Even Apple Used Pirate Tools

Another piece of past fun, as posted on GEnie and reproduced in the GEnieLamp newsletter:

~ September 1, 1994 ~

True Stories
by Dean Esmay

I’ve never told this story publicly, but I figure it’s long enough ago, and Apple’s interest in this Apple II stuff is behind us, so what the heck.

A few years ago we got a license to distribute the DOS 3.3 System Master on-line, which we hadn’t had before. So the disks were mailed to us, straight from Apple Licensing.

So I get this really nice package from Apple with the nice white disk envelopes and labels and stuff. And just to make sure everything’s kosher, I boot the System Master that they sent us.

Well, it boots into DOS 3.3… and up comes an old copy of Locksmith, the ancient Pirate’s Favorite in the heady days of the DOS 3.3 Apple II world.

I’m really not kidding. I looked over the disk carefully and that’s all it was… a copy of Locksmith. On a write-protected, Apple labelled disk that Apple Licensing sent straight to us.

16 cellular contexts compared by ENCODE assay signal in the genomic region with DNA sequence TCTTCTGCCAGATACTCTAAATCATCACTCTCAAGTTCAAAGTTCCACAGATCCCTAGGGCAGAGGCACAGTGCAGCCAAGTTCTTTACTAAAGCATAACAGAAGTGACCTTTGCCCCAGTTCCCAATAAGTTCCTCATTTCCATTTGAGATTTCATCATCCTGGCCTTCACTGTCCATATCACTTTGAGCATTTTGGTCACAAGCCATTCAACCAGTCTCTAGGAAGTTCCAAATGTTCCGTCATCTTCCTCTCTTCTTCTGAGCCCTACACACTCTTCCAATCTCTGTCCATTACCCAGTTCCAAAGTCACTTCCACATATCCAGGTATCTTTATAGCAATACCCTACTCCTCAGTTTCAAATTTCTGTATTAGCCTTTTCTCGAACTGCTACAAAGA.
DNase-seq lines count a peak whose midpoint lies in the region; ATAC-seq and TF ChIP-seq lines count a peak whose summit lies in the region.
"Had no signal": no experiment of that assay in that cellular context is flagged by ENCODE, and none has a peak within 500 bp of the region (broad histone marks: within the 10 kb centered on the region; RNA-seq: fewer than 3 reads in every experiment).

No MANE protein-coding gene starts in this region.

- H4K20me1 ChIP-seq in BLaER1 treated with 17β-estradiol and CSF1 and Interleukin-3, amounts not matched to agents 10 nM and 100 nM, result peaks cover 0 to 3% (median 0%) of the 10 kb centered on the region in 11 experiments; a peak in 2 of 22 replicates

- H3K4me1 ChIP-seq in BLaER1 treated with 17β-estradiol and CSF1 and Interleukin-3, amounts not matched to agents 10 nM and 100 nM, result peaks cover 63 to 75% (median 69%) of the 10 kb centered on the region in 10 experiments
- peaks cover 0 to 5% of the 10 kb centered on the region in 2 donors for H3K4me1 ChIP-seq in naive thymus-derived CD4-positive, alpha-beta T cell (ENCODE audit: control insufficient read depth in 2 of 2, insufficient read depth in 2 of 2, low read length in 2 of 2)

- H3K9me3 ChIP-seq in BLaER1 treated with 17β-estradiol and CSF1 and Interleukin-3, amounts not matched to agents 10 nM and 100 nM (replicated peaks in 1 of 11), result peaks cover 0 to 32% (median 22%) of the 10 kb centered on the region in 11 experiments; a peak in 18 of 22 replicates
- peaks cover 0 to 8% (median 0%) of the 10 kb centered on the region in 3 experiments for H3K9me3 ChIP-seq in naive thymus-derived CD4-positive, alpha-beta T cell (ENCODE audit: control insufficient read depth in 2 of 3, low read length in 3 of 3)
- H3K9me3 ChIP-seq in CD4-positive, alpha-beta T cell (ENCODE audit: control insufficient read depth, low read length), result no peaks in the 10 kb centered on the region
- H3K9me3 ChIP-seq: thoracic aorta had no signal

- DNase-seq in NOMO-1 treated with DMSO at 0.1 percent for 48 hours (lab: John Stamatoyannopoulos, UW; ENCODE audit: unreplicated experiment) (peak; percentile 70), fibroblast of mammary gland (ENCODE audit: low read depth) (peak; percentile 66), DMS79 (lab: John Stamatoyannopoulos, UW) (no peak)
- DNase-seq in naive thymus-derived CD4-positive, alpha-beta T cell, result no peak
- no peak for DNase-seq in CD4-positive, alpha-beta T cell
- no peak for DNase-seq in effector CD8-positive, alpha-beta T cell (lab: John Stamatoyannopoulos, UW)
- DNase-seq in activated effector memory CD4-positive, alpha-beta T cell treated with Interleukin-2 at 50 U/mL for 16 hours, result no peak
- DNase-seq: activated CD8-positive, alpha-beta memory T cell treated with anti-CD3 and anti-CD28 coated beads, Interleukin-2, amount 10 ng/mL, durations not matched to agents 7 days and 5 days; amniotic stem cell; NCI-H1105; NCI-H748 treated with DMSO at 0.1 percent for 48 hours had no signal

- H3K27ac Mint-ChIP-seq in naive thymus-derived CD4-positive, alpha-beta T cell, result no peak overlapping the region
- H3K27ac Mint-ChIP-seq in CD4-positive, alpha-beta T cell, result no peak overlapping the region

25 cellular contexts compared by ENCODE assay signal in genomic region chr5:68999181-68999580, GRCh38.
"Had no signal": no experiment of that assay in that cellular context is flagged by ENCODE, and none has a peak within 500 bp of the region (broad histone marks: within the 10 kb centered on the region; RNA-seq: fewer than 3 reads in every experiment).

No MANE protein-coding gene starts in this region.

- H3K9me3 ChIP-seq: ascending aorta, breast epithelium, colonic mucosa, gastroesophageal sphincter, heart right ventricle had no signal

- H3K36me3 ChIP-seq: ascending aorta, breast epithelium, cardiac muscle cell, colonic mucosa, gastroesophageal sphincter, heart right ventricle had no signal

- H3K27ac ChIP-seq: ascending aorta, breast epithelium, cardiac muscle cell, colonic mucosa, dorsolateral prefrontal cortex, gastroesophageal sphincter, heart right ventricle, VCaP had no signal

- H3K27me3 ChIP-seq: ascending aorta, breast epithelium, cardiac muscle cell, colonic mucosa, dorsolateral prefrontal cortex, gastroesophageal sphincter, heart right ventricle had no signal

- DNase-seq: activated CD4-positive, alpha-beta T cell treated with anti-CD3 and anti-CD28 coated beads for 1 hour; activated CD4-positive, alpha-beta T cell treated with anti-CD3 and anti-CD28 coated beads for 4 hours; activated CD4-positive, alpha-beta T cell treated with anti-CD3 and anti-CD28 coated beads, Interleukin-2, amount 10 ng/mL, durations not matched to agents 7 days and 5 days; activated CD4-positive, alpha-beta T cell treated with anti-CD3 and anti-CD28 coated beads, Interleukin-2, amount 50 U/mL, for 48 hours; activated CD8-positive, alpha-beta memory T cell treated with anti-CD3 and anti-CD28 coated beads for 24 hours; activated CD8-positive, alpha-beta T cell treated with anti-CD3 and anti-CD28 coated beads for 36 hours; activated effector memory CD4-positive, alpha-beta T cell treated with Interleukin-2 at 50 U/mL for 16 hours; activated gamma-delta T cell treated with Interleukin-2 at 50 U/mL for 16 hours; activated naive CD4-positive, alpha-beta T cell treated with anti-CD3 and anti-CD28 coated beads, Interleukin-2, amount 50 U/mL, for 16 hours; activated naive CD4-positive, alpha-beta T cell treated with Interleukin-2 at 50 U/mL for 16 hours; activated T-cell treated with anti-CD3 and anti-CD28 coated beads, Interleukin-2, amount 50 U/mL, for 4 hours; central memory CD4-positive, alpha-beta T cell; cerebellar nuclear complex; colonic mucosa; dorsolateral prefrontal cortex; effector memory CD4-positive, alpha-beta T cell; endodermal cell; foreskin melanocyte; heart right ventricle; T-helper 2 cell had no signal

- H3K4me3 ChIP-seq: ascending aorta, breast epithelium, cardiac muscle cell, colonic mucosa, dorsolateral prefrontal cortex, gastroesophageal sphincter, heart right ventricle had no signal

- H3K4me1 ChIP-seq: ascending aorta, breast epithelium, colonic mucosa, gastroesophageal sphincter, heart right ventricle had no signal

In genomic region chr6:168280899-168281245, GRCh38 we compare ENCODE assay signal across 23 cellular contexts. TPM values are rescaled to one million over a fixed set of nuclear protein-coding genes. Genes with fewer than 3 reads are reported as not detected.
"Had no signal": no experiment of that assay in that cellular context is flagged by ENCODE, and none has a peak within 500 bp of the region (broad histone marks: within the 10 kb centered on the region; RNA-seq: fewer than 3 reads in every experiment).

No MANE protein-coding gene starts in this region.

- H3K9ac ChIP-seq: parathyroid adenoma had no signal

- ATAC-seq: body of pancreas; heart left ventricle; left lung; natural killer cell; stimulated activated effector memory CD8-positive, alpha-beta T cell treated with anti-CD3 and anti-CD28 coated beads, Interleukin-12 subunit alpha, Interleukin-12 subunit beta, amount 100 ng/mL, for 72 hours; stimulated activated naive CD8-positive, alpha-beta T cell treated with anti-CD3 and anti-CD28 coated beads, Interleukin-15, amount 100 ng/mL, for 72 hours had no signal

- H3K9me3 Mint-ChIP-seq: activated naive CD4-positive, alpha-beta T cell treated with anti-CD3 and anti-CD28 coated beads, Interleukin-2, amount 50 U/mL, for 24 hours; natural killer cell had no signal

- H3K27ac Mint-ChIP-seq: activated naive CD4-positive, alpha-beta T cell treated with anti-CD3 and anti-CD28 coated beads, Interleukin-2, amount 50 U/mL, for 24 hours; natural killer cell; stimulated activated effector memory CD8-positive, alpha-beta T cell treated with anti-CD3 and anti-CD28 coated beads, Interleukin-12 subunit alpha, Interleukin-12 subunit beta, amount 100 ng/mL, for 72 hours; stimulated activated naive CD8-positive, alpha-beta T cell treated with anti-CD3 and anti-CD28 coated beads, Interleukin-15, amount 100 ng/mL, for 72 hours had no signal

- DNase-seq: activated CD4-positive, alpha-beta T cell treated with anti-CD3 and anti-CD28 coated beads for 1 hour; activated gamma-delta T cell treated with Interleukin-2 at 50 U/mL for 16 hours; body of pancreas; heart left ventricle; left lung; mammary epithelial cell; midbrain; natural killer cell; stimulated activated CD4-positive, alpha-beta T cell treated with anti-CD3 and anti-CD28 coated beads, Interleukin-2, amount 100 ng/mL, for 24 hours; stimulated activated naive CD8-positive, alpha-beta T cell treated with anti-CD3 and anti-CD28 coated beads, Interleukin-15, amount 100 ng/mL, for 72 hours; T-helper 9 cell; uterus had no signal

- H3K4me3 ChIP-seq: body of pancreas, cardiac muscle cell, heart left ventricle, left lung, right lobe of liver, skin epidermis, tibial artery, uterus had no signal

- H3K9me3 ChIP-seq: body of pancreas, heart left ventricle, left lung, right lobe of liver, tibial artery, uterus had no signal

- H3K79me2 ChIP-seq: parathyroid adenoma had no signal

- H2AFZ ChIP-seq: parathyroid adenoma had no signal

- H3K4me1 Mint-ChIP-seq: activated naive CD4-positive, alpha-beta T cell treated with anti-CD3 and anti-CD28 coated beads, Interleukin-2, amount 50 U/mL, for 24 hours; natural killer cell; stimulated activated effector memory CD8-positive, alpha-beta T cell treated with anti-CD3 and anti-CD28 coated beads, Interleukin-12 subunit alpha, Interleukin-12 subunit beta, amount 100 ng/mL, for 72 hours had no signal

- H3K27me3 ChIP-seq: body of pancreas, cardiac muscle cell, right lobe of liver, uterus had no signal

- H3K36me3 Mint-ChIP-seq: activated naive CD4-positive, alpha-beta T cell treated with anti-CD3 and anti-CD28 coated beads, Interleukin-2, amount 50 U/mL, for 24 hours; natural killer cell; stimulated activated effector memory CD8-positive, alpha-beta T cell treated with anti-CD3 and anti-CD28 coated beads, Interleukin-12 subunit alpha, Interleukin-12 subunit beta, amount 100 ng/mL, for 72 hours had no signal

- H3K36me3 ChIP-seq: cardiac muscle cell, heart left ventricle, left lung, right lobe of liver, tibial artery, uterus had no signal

What’s doubly funny is the original Locksmith was copy protected, so this means that somewhere in Apple’s history, someone either “cracked” this or accepted a pirate copy.

When we got it we realized these people had no idea what the heck they were doing when it came to Apple II stuff. So we quietly uploaded another copy of the DOS 3.3 System Master we had lying around, and that’s what’s up there in A2 today.

I wonder if I still have that disk? I’m pretty sure it’s buried somewhere in my huge collection of 5.25 disks, gathering dust.

(A2.DEAN, CAT13, TOP12, MSG:102/M645;1)
reprinted from the A2Pro RoundTable (8 October 1993)

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